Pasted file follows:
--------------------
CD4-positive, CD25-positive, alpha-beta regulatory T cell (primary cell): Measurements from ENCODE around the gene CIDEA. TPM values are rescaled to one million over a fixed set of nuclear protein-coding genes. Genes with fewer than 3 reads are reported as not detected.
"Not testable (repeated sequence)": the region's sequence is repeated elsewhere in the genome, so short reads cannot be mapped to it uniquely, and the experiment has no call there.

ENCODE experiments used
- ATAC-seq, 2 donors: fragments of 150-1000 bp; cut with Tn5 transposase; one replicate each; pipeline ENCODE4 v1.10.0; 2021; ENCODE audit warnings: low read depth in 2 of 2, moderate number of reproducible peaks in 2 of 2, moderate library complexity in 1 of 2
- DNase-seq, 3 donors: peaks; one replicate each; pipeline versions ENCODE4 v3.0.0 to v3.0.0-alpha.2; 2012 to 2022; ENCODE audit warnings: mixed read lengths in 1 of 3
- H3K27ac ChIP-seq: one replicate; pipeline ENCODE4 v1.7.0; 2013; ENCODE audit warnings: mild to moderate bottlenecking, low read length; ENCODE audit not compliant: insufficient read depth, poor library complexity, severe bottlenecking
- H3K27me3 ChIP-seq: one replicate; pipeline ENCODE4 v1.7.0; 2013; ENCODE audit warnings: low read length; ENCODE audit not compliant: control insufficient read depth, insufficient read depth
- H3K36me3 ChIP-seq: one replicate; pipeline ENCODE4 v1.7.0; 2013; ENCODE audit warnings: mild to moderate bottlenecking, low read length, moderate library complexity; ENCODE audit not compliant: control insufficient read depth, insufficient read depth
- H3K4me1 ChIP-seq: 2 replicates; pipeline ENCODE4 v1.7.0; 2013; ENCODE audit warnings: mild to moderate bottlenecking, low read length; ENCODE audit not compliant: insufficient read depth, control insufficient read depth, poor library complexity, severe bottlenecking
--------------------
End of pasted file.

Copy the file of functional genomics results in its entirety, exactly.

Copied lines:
CD4-positive, CD25-positive, alpha-beta regulatory T cell (primary cell): Measurements from ENCODE around the gene CIDEA. TPM values are rescaled to one million over a fixed set of nuclear protein-coding genes. Genes with fewer than 3 reads are reported as not detected.
"Not testable (repeated sequence)": the region's sequence is repeated elsewhere in the genome, so short reads cannot be mapped to it uniquely, and the experiment has no call there.

ENCODE experiments used
- ATAC-seq, 2 donors: fragments of 150-1000 bp; cut with Tn5 transposase; one replicate each; pipeline ENCODE4 v1.10.0; 2021; ENCODE audit warnings: low read depth in 2 of 2, moderate number of reproducible peaks in 2 of 2, moderate library complexity in 1 of 2
- DNase-seq, 3 donors: peaks; one replicate each; pipeline versions ENCODE4 v3.0.0 to v3.0.0-alpha.2; 2012 to 2022; ENCODE audit warnings: mixed read lengths in 1 of 3
- H3K27ac ChIP-seq: one replicate; pipeline ENCODE4 v1.7.0; 2013; ENCODE audit warnings: mild to moderate bottlenecking, low read length; ENCODE audit not compliant: insufficient read depth, poor library complexity, severe bottlenecking
- H3K27me3 ChIP-seq: one replicate; pipeline ENCODE4 v1.7.0; 2013; ENCODE audit warnings: low read length; ENCODE audit not compliant: control insufficient read depth, insufficient read depth
- H3K36me3 ChIP-seq: one replicate; pipeline ENCODE4 v1.7.0; 2013; ENCODE audit warnings: mild to moderate bottlenecking, low read length, moderate library complexity; ENCODE audit not compliant: control insufficient read depth, insufficient read depth
- H3K4me1 ChIP-seq: 2 replicates; pipeline ENCODE4 v1.7.0; 2013; ENCODE audit warnings: mild to moderate bottlenecking, low read length; ENCODE audit not compliant: insufficient read depth, control insufficient read depth, poor library complexity, severe bottlenecking